Part Four in a Four-Part Series
Our story thus far: In the beginning, telcos ruled a world of their own making, riding high. Tech emerged from the sidelines and jumped on for the Internet ride, which suited the carriers; they made even more money, and no one stepped on their toes. Tech made plenty of money too, but stayed in tune with innovations that could one day edge out the carriers. Telcos, realizing that these high-paying customers would happily cut them loose, aimed to fortify their revenues. And so tech and the telcos watched their comfortable synergy slip away, and quietly backed into war. In this last of a four-part series we’ll look at where the hostilities are heading, and how the mobile ecosystem could be forever changed.
Tech Goes on the Attack
Tech giants like Google and Facebook still rely on telco giants like Verizon and AT&T to serve their sites, apps, and ads to consumers. But tech is investing deeply in home-grown systems that could make telcos irrelevant. Google, for instance, has developed its own fiber optic broadband Internet service, Google Fiber, providing “super-fast” downloads, 220 TV channels, and home phone service. Then there’s Google Fi, a wireless network that lets Google connect users to the strongest signal available by reselling access to 4G LTE networks from Sprint and T-Mobile.
Facebook joins the battle with its ambitious Telco Infra Project (TIP), an open-source hardware and software platform it’s developing with Intel and Nokia (and even a few telcos). TIP uses a new modular design to get networks up and running more quickly and easily. There are signs that even Amazon is weighing the value of getting into the ISP business to free itself from dependence on the telcos.
The major tech companies have built other routes to bypass the carriers: hosting their own services. A trio of new mobile publishing formats—Apple News, Facebook Instant Articles, and Google AMP, respectively—dramatically speed up page loads over the mobile web, pleasing legions of mobile users. Not only can users view content within their social networks much faster, but overall mobile performance is optimized as well, improving the entire user experience. More significantly, these independent infrastructures and servers keep users on the tech platforms, giving the companies total control over their sprawling and profitable advertising networks. Publishers on these platforms benefit, too—more users are exposed to their content, and it’s all managed through a central control point, maximizing monetization.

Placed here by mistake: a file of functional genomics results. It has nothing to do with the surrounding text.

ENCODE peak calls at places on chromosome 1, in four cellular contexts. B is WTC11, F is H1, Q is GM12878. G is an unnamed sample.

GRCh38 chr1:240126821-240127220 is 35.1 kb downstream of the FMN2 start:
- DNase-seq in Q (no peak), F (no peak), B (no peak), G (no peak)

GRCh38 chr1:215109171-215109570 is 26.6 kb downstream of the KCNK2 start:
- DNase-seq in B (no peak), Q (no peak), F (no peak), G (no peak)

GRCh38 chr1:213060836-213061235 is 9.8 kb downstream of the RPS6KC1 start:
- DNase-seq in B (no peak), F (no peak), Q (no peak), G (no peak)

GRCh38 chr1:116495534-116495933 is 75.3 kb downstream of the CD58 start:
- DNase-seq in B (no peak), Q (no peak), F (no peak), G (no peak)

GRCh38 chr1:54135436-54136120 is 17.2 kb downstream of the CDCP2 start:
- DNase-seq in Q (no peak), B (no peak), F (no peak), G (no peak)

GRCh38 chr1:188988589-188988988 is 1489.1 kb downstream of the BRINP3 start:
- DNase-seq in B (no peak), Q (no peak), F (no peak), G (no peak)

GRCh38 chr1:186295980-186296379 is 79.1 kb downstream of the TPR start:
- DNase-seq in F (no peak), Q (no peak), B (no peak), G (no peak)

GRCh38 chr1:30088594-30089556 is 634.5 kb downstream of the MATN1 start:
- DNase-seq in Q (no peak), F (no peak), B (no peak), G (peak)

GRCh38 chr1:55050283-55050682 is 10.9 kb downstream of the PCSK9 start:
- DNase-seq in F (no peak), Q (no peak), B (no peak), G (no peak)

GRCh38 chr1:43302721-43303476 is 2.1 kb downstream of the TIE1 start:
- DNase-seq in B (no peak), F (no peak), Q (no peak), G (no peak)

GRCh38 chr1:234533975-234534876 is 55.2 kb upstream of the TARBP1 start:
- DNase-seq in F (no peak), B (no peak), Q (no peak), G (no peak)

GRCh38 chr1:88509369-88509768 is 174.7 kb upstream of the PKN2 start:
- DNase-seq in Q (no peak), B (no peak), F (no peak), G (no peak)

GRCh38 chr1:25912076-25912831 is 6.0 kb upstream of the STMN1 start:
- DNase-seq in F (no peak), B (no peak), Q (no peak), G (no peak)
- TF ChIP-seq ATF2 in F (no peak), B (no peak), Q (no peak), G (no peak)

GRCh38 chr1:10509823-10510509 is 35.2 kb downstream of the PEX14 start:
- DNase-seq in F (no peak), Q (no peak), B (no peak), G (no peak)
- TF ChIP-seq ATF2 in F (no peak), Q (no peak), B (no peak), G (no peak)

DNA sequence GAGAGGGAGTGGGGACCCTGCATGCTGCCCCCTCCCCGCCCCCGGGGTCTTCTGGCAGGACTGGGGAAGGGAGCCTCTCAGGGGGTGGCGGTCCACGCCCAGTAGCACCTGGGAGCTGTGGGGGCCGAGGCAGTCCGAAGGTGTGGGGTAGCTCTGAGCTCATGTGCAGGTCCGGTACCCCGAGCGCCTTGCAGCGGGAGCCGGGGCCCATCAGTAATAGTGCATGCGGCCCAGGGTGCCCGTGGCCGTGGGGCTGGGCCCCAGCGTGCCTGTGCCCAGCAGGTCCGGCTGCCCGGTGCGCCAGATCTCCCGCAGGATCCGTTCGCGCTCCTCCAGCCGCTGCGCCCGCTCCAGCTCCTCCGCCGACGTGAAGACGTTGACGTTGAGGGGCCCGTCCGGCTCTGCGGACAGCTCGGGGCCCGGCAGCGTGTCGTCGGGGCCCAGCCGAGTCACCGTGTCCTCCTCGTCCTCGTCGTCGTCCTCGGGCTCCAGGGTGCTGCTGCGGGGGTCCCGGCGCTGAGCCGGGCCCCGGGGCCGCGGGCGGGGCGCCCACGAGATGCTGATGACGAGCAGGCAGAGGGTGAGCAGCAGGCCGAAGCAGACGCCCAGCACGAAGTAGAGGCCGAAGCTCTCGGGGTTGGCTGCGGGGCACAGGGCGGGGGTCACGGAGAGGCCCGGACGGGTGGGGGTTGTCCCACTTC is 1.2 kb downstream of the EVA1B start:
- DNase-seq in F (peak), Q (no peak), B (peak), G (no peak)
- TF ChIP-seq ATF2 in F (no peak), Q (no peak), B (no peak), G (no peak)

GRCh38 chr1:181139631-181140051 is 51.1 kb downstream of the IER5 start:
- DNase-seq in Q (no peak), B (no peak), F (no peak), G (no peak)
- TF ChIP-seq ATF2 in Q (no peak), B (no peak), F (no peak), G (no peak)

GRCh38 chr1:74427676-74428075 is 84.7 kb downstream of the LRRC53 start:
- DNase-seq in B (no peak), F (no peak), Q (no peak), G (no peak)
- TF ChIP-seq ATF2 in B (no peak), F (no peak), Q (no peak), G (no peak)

Telcos Raise Their Defenses
Of course telcos aren’t helpless against these maneuvers. They’ve formed a two-pronged line of defense: their own mobile advertising, and ad blockers to thwart the attackers. Telcos control vast stores of first-party user data, ripe with potential for precision targeting. As LiveIntent CEO Matt Keiser tells eMarketer, “Everyone is starting to realize that they need data to craft identities and transition advertising from a desktop world to a mobile-first world.” Telcos have that data at their command.
Blocking ads at a carrier’s network level might not be as promising. Shine, an Israeli company, reportedly has sold ad-blocking technology to a roster of European carriers. But the opposition is gathering force, and it may not be an easy win. “This is incredibly harmful,” net neutrality advocate Josh Levy says in a Wired interview. “Ads are content and service providers should not be blocking any kind of content. Full stop.”
Fighting Back with Mergers
All’s fair in the art of war: If fire power is lacking, just buy more. Telcos have embraced this tactic, acquiring tech companies to instantly add quality content to their arsenals. “Mobile operators are starting to assert their ownership of the customer, and you can expect to see more of them buy into the space,” Peter Globokar says in The Drum.
Verizon bought AOL in 2015 for its sports, entertainment, and news content, plus more content from subsidiaries like TechCrunch and Huffington Post. Verizon is now finalizing its merger with Yahoo, counting on Yahoo’s high-traffic news, finance, and sports channels to shore up the carrier’s “reach, traffic, and ad revenue.”
When AT&T acquired DirecTV in 2015 it became one of the largest mobile networks in the US. This year it will acquire Time Warner, which includes HBO, CNN, and TBS, among other properties. AT&T promises users programming optimized for mobile viewing and “more relevant advertising in ad-supported video services.”
Mergers are a convenient shortcut to controlling content, the first step in closing the loop for telcos: once they control content, telcos can serve their own advertising and capture greater market share. Ultimately an entirely new force could take shape, a hybrid of tech and telcos capable of delivering the ideal ad platform—and raking in more money than ever before.
The worldwide popularity of mobile devices pushed the global mobile advertising market to $100 billion in 2016, jumping from $67 billion in 2015 (and from $19 billion, looking back to 2013). Tech and telcos are hungry for their share. Will tech cross a line to become the dominant ISP? Will peddling user information help telcos bankroll mobile advertising battles? Will more mergers in pursuit of content change the carriers’ core business? Will tech ever grow powerful enough to acquire the telcos? This conflict may grind on for years before the answers are clear. For now the future is cloaked in the fog of war.
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